Due to the diversity of the possible issues determining whether an action for damages will be successful or not, it is necessary that cases where tax advisors and lawyers are held liable to clients are attended to by specialists. This is all the more true since civil courts of first instance, with the exception of large district courts, usually do not have specialized panels for issues of the liability of tax advisors and lawyers. To be enabled to meet an advisor and the insurance company behind, which will always be represented by specialized law firms, on an equal footing it is imperative that aggrieved clients for their part engage experts "to enter the ring".

The fact that legal actions are often decided in favor of the aggrieved clients goes to show that disputes with tax advisors, lawyers and their insurers are anything but futile. Nevertheless, the defenses raised by the advisors to deny the compensation claims of their clients are extremely diverse – and, as is evident from a legal analysis by our specialists, often enough turn out to be specious arguments designed to render the aggrieved client's claim ineffective.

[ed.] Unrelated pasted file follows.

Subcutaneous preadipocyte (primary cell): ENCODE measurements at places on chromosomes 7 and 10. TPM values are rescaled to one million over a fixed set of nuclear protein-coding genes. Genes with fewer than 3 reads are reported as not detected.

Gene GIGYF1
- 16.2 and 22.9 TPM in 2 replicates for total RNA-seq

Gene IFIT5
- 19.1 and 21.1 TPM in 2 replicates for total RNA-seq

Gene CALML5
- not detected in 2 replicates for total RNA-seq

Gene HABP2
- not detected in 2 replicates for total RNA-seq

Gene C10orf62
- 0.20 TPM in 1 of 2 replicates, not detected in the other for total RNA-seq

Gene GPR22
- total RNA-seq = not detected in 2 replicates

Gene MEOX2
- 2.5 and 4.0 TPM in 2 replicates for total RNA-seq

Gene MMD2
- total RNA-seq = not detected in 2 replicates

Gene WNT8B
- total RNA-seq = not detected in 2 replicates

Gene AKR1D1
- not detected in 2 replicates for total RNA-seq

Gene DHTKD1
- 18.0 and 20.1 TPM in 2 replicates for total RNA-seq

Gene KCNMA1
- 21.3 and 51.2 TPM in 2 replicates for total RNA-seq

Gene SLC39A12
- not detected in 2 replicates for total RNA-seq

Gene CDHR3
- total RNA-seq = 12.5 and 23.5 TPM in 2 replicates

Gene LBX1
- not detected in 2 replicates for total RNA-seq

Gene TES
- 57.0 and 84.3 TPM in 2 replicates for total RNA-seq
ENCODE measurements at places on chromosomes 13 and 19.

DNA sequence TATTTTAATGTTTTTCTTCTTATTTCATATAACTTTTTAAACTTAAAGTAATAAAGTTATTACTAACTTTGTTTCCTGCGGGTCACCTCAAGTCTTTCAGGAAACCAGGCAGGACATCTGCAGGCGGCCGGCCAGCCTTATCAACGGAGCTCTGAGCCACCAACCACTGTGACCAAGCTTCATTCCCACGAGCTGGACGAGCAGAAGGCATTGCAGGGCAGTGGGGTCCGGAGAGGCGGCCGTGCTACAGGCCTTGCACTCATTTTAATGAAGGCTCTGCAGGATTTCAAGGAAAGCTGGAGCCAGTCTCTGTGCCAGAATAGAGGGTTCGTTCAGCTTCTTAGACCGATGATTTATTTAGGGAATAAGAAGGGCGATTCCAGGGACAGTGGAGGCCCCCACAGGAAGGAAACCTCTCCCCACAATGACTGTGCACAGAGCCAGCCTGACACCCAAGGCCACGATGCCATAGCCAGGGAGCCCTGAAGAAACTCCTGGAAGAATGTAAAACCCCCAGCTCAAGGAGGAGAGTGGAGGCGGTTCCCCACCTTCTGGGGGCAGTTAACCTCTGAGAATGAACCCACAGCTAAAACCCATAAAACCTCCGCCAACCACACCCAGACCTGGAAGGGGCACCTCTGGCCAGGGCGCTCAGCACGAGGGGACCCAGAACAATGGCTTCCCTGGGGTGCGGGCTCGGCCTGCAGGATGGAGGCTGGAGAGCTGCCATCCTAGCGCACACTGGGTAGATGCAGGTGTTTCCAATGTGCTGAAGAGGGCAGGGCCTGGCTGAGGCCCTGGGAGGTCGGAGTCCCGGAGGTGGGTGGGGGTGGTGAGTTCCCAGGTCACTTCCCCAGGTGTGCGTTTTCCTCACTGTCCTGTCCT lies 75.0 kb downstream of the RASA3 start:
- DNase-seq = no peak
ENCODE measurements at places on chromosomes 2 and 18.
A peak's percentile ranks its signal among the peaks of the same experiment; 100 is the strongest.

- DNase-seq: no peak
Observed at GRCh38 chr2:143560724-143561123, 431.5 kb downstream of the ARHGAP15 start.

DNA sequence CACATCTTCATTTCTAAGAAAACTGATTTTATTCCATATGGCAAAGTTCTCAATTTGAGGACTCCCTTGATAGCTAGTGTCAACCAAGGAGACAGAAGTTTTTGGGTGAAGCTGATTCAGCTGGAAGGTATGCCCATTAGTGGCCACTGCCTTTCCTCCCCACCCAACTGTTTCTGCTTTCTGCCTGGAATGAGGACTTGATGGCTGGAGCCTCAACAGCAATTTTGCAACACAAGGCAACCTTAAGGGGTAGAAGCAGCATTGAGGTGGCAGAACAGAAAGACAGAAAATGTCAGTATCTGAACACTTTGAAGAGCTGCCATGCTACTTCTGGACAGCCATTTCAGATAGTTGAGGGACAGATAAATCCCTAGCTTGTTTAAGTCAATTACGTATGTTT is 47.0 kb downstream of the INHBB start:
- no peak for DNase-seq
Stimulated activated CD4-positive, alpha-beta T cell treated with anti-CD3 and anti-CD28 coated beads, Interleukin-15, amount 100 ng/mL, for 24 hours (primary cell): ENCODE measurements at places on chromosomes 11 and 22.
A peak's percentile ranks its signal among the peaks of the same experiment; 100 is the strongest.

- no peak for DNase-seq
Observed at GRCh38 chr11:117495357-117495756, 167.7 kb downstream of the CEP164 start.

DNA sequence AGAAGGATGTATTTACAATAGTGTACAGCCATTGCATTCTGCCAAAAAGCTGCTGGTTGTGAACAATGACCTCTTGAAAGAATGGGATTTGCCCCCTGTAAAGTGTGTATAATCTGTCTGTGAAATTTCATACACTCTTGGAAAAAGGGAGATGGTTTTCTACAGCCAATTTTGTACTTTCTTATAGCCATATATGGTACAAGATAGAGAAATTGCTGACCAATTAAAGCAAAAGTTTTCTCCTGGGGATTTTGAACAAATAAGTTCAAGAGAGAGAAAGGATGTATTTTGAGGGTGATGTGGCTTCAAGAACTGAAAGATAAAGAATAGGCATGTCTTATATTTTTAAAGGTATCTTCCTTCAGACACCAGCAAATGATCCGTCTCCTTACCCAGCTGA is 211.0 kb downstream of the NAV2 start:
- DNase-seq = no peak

• For example, they often argue that consulting services – that were not given – were not owed at all by the tax advisor, or that the engagement of the tax advisor did not include the provision of the consulting services at issue. In this respect it is important for aggrieved parties to know that the case law, in particular in case of so-called permanent engagements, imposes a duty on tax advisors to instruct their clients, even without being asked to do so, with regard to tax structuring options or tax risks associated with a tax structure chosen by the clients. Frequently, tax advisors argue that the client expressly requested not to be advised on a specific set of issues. In this regard case law imposes on the advisors the burden of proof for the existence of this alleged limitation of their engagement.
  • Even in case of limited engagements tax advisors are obliged to warn their clients also of bad decisions with respect to tax structuring beyond their engagement, if they are known to the advisor or are evident to an average advisor at first sight. This duty to warn imposed on tax advisors is limited only if the client seeks expert advice otherwise. And even then tax advisors must warn of any malpractice of another advisor, if they recognize such malpractice and at the same time realize or have to assume that the client may not be aware of the risk.